"If I have relations with my husband once, can I get pregnant more than once?"
This was one of the many questions asked by participants in SHATIL's Family Planning course for Bedouin women – the first of its kind in the country. It seems that once Bedouin women have a safe place to talk about these usually taboo subjects, the floodgates open and they ask everything they wanted to know but were afraid to ask.
On a recent Tuesday afternoon in SHATIL's Be'ersheva office, 16 women listen intently as facilitator Niveen Rizkalla guides them through an exercise to discover their communication style. The participants are covered from head to toe while Rizkalla, an Arab Christian PhD candidate whose dissertation is on sexual intimacy among couples in Arab society, sports a low cut blouse and flowing hair. But the difference doesn't get in the way. The atmosphere is light, almost celebratory and the women are clearly enjoying themselves.
Rizkalla tosses some cards on the table, each showing a woman in a different role. Everyone is anxious to speak when asked why she chose her particular card. "There's no place in our daily lives where we can open up like this," says SHATIL's Bedouin Women's Project Coordinator Sara Elbdor, herself a Bedouin. Later, laughter punctuates the discussion as the women argue about the relative merits of inner and outer beauty.
While the course teaches about contraception, menstruation, pregnancy and birth, sexually transmitted diseases, sexual abuse and incest, it has a broader reach, covering issues like self image, interpersonal relations, assertiveness, personal, social and political identity, communication skills, marital myths and homosexuality.
In addition to giving information and increasing awareness, the course prepares participants to be group facilitators. Each graduate will run workshops for girls in high schools throughout the Negev on the material learned. The course also aims to create a change in Bedouin women's approach to the subject, both for themselves as women and as mothers who influence the next generation of boys as well as girls.
This course arose from a serious need. Bedouin families are extremely large; most women lack say in the number of children they bear; live under the threat of honor killings; and lack basic knowledge about matters of husband-wife relations, the process of conception and family planning.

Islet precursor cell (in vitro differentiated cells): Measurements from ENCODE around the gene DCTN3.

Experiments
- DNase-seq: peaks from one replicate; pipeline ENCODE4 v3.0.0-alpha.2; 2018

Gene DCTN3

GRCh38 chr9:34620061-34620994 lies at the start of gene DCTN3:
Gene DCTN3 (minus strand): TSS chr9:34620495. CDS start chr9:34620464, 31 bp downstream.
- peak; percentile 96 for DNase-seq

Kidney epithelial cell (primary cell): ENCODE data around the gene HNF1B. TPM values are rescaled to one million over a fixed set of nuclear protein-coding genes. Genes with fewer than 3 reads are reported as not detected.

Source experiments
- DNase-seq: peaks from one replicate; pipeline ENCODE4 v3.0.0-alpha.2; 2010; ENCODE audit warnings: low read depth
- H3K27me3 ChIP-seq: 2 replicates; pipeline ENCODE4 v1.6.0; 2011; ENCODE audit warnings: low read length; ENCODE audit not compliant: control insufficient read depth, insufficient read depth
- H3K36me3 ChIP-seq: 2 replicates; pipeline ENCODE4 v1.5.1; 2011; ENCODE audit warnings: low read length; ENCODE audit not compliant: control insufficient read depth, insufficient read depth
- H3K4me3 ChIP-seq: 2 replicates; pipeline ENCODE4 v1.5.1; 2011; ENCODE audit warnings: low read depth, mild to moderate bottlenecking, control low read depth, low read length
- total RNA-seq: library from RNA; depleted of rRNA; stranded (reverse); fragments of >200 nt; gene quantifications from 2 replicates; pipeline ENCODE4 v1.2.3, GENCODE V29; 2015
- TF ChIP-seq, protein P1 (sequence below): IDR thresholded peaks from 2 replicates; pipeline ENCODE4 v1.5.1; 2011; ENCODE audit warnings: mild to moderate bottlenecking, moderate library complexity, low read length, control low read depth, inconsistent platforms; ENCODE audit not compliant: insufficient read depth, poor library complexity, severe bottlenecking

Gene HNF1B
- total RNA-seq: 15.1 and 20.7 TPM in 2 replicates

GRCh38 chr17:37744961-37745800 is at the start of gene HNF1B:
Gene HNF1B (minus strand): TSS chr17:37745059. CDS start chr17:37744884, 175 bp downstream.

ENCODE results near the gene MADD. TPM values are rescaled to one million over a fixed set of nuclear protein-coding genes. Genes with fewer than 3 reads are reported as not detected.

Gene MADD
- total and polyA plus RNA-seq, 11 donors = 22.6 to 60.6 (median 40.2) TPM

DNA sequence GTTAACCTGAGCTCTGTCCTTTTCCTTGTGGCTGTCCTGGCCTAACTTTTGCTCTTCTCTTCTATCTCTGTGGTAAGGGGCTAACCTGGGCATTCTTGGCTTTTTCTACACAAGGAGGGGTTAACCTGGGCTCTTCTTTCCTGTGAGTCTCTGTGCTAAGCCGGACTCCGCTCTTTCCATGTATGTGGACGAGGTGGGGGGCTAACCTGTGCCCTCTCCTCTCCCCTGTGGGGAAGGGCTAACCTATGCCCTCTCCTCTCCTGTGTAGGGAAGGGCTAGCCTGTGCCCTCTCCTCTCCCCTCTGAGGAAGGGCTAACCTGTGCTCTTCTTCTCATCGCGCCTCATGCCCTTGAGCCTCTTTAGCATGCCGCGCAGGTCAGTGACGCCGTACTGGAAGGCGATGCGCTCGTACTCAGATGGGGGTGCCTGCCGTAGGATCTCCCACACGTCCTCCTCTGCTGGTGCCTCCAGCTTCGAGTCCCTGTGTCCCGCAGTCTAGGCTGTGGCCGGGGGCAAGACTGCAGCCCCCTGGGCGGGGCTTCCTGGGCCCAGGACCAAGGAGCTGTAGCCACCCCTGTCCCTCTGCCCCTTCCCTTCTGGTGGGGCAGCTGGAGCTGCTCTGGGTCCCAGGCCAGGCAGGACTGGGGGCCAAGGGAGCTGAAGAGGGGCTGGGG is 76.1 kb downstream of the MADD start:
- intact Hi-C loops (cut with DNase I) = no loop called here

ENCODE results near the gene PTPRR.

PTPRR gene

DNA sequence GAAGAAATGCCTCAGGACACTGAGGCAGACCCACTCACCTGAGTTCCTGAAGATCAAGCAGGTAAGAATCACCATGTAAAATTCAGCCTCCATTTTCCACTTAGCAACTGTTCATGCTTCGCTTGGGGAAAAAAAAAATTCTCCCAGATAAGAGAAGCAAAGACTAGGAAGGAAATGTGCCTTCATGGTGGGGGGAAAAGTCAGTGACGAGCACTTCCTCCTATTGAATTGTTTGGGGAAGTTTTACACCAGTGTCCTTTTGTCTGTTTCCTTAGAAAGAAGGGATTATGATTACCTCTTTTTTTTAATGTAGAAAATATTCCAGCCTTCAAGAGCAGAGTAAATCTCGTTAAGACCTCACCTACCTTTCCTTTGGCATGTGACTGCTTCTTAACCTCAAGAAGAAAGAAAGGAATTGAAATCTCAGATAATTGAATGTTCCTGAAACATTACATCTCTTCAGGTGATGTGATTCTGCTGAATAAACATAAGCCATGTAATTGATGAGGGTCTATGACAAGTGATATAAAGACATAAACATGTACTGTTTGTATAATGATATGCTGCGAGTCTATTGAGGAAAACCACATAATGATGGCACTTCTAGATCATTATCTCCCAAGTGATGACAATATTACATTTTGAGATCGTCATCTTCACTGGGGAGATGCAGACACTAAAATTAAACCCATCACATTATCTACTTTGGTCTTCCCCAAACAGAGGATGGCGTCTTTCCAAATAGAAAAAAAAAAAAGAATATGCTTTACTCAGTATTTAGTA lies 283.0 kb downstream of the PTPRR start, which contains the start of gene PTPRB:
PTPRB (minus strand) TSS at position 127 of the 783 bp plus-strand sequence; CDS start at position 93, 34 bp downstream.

In addition, there are incidences of rape, early pregnancy and a great lack of awareness of sexuality among Bedouin teenaged girls as a result of the taboo against speaking about such subjects.
"Even I, an educated woman, couldn't talk to my mother about pregnancy, birth, relations with my husband. I couldn't even consult with her about whether to get an epidural [painkilling injection during labor]," says Elbdor. "There's a sense of shame attached to these subjects." Says Wafa, a nursing student: "We are from a sector that doesn't speak. Here we talk about everything."
Rizkalla makes the course as experiential as possible with hands-on techniques such as demonstrating the use of a condom with the help of a closed umbrella and the mechanics of a tampon with the aid of a cup of tea. One method used was a collage and when one young participant saw a picture of a man grabbing a woman, she began to cry saying she feels trapped by her family and wants to run away.
Participants say they gain much from the course. "I understand a lot of things I wasn't aware of before," says one. Another adds: "I feel more independent, more confident in myself."
The participants clearly love and admire Rizkalla, who makes herself available during the break for private questions. "She is as sweet as the full moon and as effective and enjoyable," said one participant.